For several years now, Apple has made the camera a priority on the iPhone. It's one of the world's most popular cameras, and every keynote for the last few years, an entire segment has been devoted to both its optics and its processing. With the upcoming iPhone 5s and iPhone 5c that's not going to change. Apple are masters of using software and hardware not only in tight integration, but in a way that creates far more than the sum of the parts. The iPhone camera is one of the best examples of that. So where can they take it next?
The original iPhone camera wasn't great. 2 megapixels, its only claim to fame was the interface and convenience that came from being built in. The iPhone 3G, which was more of a radio bump than a true next-generation device, kept the same camera. With the iPhone 3GS, however, Apple moved up to a 3mp sensor and added VGA video recording.
The iPhone 4 improved to 5mp and 720p, with a backlit illuminated sensor (BIS) and bigger microns. It also introduced the first front-facing camera, albeit it VGA. A LED flash came along for the ride, and high-dynamic range (HDR) was also added in a software update. The iPhone 4S went to to 8mp and 1080p, but the bigger news was that the BIS was improved, the lens was widened and the aperture was brought to f2.4. Apple also added a fifth piece of glass for better sharpness, and an infrared (IR) filter for better color. They also started to focus on the image signal processor (ISP), a part of the new Apple A-series chipset dedicated to improving photography. It provided facial recognition, image stabilization, and better focusing and white balance.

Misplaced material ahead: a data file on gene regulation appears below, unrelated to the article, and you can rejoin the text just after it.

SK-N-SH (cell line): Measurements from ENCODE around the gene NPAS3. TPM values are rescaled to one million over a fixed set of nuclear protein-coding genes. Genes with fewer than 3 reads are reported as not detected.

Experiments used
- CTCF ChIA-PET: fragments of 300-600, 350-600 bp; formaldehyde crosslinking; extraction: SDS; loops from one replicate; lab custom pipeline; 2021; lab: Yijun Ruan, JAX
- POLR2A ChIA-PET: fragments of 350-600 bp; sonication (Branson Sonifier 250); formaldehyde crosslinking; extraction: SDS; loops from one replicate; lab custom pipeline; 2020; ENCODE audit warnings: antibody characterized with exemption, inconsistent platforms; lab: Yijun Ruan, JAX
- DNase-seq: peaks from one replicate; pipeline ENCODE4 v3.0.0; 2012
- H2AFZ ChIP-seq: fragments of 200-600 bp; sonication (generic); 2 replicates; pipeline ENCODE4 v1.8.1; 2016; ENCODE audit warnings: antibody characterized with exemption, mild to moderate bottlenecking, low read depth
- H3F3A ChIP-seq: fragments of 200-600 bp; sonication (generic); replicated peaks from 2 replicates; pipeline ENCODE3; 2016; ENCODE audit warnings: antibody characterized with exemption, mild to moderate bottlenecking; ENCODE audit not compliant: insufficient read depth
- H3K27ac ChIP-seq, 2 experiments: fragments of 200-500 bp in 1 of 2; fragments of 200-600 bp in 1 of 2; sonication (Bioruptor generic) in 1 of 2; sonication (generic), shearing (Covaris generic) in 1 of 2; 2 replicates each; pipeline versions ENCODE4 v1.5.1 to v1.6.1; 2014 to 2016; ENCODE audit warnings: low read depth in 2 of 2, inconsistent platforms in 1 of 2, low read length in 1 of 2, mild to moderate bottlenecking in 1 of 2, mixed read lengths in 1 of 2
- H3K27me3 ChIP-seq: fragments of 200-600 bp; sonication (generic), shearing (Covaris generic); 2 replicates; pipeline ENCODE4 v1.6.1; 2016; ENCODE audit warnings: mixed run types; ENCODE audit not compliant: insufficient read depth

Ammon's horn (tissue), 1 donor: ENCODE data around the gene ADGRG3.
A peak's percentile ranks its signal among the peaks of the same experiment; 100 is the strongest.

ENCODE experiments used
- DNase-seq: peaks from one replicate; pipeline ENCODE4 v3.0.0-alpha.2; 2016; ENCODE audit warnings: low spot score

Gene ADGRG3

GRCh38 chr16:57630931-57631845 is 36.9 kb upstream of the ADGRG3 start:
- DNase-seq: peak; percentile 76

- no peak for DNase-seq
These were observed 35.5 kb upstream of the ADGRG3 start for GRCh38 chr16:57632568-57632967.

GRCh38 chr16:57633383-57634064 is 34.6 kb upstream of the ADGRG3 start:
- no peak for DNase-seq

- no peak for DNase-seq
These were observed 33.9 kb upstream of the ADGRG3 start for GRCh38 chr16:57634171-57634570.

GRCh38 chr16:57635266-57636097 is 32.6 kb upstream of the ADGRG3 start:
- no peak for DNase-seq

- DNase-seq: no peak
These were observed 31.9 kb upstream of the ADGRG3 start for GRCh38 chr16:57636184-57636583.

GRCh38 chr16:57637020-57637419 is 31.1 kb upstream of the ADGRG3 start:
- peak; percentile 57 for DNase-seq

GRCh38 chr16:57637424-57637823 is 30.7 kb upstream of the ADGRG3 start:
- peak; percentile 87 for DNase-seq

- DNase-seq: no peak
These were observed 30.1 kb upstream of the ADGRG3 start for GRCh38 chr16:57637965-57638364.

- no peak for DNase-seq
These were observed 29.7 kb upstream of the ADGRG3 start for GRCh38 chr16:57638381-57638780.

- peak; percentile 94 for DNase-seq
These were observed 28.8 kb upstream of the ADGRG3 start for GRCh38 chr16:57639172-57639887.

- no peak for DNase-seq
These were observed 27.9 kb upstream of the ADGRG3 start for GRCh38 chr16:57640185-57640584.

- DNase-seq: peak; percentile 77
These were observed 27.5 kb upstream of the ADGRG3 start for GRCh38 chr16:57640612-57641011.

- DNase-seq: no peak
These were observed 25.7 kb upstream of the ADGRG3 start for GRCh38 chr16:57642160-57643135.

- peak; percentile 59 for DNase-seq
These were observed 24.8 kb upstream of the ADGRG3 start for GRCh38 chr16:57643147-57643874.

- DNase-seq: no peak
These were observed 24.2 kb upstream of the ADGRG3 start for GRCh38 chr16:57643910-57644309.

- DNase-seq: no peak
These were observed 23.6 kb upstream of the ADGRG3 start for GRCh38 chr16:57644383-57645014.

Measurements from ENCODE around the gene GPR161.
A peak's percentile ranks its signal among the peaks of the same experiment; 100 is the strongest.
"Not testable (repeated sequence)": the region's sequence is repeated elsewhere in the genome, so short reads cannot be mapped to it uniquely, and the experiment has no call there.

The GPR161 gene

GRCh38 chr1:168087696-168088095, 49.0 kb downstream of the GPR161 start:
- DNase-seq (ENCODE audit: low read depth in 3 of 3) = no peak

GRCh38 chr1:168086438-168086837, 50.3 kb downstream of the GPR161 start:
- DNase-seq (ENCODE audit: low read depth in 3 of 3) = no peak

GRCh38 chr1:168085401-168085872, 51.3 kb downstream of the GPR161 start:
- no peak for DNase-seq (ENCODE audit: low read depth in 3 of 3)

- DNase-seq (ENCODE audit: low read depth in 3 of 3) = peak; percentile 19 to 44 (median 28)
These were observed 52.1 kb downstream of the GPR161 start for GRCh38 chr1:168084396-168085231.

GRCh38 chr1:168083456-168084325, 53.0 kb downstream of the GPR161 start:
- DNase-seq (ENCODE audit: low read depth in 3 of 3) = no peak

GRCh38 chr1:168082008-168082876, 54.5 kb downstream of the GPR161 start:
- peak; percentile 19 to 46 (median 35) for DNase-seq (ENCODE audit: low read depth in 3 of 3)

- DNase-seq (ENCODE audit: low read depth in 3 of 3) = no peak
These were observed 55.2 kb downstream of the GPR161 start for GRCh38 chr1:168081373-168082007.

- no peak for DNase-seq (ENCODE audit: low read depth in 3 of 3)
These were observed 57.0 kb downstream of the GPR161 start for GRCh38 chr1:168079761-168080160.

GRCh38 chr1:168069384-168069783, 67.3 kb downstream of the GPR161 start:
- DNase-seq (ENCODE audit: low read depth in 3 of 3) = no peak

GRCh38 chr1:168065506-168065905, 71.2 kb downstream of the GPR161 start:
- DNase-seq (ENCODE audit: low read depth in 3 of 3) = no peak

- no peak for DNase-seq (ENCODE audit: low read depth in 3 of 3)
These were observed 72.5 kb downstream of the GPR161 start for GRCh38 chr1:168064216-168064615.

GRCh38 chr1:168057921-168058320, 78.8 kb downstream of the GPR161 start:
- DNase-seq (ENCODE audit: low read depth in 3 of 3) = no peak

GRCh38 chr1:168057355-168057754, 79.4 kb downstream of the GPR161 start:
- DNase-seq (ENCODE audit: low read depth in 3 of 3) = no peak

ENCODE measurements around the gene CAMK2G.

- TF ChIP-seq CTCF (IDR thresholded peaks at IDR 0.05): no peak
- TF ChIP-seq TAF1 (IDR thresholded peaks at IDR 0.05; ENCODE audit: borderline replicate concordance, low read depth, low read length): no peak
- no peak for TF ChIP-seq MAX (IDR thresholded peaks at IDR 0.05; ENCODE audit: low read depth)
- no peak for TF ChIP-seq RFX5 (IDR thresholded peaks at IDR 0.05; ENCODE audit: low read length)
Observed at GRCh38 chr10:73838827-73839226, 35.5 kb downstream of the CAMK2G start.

The iPhone 5 took all of that and, amazingly, squeezed it down into a much thinner package. Arguably, Apple could have made a better camera by staying with the same depth as the iPhone 4S, but that wasn't their priority. Not only did they manage to keep it just as good, they managed to get in some improvements as well. A new dynamic low-light mode made it, theoretically, 2 f-stops better. The 5 glass elements were more precisely aligned for better sharpness, and the surface was switched to sapphire for increases strength and scratch-resistence. The front-facing camera got a much bigger boost, to FaceTime HD 720p. Panorama mode came with the software.
This year, given the outer casing of the iPhone 5s will be very close to the iPhone 5, what can Apple do with the iSight camera? Moving the aperture to f2.0 seems possible. Some competitors are there already, and it would make both a realistic and measurable improvement, even if the overall package again stays the same. More megapixels aren't the answer, since they typically result in chopping up the same sensor into smaller pixels, which as Steve Jobs puts it, makes them worse at capturing photons. Staying at 8 megapixels should be just fine. Moving to 2 microns would be nice, but unless they increase the sensor size or drop the megapixel count - something HTC did with the One - it seems less likely.